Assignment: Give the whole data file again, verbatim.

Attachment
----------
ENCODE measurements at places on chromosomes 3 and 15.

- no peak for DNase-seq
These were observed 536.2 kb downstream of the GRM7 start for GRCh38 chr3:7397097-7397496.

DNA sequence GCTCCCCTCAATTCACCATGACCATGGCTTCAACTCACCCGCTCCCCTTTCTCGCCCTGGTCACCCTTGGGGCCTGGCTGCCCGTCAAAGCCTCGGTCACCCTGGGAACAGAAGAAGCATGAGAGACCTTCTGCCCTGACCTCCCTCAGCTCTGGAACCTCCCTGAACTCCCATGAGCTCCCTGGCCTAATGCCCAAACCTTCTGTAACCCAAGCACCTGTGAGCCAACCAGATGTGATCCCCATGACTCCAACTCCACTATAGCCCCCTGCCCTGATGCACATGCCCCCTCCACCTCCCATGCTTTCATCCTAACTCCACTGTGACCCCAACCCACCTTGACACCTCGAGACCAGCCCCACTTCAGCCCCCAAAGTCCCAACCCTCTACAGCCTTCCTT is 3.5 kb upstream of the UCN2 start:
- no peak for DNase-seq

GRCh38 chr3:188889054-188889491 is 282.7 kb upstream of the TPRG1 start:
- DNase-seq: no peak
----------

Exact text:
ENCODE measurements at places on chromosomes 3 and 15.

- no peak for DNase-seq
These were observed 536.2 kb downstream of the GRM7 start for GRCh38 chr3:7397097-7397496.

DNA sequence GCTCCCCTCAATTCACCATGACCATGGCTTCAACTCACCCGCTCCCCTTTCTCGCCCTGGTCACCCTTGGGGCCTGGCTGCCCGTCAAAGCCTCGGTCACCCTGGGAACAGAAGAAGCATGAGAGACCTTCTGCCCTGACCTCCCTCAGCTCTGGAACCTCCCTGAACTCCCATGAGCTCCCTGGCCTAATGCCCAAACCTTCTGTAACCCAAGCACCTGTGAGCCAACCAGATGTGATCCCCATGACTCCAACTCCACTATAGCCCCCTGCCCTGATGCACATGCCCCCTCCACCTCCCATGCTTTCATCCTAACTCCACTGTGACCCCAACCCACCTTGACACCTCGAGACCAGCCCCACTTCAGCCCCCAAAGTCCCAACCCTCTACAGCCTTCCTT is 3.5 kb upstream of the UCN2 start:
- no peak for DNase-seq

GRCh38 chr3:188889054-188889491 is 282.7 kb upstream of the TPRG1 start:
- DNase-seq: no peak